The British newspaper, The Daily Mail, voiced outrage at the lack of respect for British royalty. Then other media and social media weighed in on the appropriateness of altering the royal image and whether the cover photo showed disrespect for the British royalty.
I always thought Kate had a beautiful smile and I wasn’t sure if she had had any cosmetic dentistry done. So I went on an internet hunt and searched for clues. According to the British periodical, Mail Online: “Last year the pearly white Duchess spent thousands of pounds having her teeth polished and turned to give her the perfect smile.” A French dentist used a “hidden brace to make Kate’s teeth appear a little out of line, un-American and therefore beautifully natural. ‘He did some little micro-rotations on Kate,’ the dentist Bernard Touati revealed. ‘That’s why they look so good – because they are not perfectly aligned. The problem in the United States is they have very artificial vision. But what we like is a natural healthy smile, but not artificial.'”  Yes, I do agree with him that natural is best and that is what I strive for. The dentist also whitens teeth and has an office in London’s Wimpole Street as well as in Paris and Geneva.

Here is Kate’s naturally beautiful smile, before any cosmetics were done:



Kate’s husband, Prince William, Duke of Cambridge has his mother, Princess Diana’s teeth – incisors too large and a narrow buccal corridor. Maybe he had his premolars removed for orthodontic treatment? I think his mother, the late Princess Diana almost certainly did. His younger brother, Prince Henry of Wales, could use braces to close the spaces between his front teeth. The boys’ father, Prince Charles, has scraggly, yellow teeth.  Just look below at a cartoon of Prince Charles, complete with bad teeth, which appeared several years ago on the cartoon series The Simpsons:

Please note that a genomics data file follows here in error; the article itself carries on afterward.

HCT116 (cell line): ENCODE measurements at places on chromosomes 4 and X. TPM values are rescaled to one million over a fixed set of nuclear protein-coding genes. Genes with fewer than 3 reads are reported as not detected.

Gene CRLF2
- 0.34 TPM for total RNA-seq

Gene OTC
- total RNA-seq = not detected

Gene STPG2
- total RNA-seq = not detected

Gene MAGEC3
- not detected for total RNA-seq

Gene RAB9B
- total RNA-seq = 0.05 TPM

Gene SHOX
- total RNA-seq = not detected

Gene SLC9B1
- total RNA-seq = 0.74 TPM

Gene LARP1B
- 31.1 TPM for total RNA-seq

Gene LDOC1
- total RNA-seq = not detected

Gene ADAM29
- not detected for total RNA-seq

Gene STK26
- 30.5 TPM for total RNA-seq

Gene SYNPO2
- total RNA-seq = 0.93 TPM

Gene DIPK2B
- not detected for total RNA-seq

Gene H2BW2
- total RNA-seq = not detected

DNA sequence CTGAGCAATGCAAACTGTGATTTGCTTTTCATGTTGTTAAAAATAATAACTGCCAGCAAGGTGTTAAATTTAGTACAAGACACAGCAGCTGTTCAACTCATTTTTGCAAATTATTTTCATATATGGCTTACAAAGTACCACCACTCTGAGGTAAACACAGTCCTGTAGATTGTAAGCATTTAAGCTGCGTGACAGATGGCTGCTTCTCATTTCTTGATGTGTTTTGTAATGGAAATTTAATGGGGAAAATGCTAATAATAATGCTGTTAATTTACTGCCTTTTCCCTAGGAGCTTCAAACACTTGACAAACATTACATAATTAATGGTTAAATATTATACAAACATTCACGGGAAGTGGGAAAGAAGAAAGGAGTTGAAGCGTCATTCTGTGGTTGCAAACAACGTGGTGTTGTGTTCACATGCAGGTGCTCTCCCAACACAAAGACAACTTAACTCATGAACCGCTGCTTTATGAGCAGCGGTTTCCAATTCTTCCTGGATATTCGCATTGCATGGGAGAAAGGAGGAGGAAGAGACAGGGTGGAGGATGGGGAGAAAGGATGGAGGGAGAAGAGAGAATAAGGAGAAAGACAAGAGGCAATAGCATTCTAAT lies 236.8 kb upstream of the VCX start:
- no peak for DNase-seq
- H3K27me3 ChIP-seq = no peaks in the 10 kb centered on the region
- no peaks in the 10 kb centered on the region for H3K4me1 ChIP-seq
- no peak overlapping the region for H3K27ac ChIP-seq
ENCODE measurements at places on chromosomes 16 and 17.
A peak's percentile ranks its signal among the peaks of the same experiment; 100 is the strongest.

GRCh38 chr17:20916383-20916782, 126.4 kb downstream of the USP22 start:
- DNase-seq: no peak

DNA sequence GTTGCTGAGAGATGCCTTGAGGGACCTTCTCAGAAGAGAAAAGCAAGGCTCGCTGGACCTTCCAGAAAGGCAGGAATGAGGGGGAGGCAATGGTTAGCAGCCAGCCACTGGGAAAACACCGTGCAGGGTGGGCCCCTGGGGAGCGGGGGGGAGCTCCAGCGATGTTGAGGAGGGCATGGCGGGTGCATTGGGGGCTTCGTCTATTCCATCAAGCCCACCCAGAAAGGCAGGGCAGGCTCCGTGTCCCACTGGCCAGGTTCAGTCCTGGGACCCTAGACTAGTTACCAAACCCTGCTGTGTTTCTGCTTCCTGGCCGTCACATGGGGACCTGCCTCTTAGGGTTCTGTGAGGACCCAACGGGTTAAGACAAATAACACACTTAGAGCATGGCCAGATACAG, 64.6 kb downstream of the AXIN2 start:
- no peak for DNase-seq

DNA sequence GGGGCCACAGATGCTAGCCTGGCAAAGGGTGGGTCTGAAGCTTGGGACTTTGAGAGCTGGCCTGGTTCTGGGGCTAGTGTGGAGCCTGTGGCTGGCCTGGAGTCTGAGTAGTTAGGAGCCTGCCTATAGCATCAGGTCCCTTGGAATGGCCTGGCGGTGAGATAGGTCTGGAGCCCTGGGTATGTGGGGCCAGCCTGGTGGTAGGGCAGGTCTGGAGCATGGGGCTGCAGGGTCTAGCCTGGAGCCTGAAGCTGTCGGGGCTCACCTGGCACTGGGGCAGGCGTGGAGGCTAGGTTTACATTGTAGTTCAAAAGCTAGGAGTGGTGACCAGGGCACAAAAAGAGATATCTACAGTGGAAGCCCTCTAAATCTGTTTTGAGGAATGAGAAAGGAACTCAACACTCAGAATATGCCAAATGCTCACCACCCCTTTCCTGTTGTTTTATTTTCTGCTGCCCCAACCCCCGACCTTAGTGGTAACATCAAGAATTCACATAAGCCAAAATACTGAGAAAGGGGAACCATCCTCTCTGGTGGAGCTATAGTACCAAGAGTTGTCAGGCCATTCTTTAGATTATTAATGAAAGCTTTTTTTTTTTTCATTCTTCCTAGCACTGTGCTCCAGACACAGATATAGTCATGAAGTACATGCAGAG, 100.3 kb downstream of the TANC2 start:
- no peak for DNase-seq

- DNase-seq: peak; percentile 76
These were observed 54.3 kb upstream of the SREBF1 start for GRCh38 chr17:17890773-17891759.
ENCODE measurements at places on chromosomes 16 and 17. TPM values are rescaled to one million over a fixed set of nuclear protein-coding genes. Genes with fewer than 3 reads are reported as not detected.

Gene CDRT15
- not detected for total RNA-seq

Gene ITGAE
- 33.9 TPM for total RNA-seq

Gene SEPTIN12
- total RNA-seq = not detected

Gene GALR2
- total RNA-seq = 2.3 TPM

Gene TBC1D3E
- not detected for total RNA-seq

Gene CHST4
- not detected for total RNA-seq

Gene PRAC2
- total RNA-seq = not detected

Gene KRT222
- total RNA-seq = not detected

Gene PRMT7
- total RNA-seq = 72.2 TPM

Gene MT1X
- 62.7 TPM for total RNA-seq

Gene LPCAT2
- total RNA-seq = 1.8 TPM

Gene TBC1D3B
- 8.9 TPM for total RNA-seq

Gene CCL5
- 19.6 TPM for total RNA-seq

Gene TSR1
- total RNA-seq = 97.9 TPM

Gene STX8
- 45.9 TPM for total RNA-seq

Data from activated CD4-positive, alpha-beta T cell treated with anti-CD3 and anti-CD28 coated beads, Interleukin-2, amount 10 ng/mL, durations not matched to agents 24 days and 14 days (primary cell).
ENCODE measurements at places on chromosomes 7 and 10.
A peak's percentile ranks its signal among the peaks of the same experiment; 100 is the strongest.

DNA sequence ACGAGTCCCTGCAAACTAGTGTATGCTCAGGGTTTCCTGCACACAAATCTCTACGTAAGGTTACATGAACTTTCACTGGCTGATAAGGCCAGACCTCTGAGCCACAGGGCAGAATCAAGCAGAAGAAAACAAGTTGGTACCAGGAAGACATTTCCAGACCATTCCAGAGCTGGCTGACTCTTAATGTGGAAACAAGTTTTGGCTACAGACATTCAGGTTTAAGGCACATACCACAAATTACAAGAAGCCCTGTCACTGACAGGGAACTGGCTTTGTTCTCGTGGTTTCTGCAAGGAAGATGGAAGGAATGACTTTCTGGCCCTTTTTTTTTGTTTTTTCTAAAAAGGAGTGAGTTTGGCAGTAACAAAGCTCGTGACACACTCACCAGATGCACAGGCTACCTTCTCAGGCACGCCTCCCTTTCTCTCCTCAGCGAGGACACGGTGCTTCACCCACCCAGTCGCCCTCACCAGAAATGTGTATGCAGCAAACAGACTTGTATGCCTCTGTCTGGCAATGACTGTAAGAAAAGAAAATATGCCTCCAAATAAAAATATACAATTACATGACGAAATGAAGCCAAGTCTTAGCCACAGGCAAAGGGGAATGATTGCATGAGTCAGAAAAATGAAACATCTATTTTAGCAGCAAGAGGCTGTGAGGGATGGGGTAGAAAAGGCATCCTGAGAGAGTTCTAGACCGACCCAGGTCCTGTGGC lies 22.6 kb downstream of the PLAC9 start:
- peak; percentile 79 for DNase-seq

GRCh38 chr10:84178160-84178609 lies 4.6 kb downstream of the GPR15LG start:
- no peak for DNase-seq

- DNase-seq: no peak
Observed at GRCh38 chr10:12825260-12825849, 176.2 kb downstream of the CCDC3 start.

And look at how a royal fan weighs in:


Marilyn is 87 and lives in an assisted living home.  She is active and feisty: loves to play cards and billiards. She dresses with great care, but she had a habit of removing her denture – probably because it didn’t fit or wasn’t comfortable. So last week she removed it in the dining room and placed it in a napkin (NEVER do this, I tell my patients!). A denture wrapped in a napkin is looking to get discarded – and that is just what happened. Marilyn was without her teeth and she was, understandably, very upset.


Her daughter read on the internet that I make great fitting dentures in just four visits. She called me and she asked if I could make a denture in even less time so Marilyn could have teeth sooner rather than later. I told them to come in the next day, and I would have a new denture for her in four days. They were both thrilled. I condensed the fabrication process into one visit but I couldn’t guarantee that we would be happy with the result. I explained to them that if we weren’t happy with the teeth, then this denture would be counted as a temporary denture, and it would take just a few more visits to make a denture that satisfied us all.


The next day mother and daughter came in for mom’s visit – I took impressions and measurements. I consulted with my fabulous denture laboratory. Four days later I delivered a new denture, and the result was spectacular – looks great, fits snugly and functions well. Let’s just hope Marilyn doesn’t take this denture out and place it in a napkin! But if it is lost, at least I always put the owner’s name on the inside.


Marilyn lost her upper teeth!


Now Marilyn can smile again!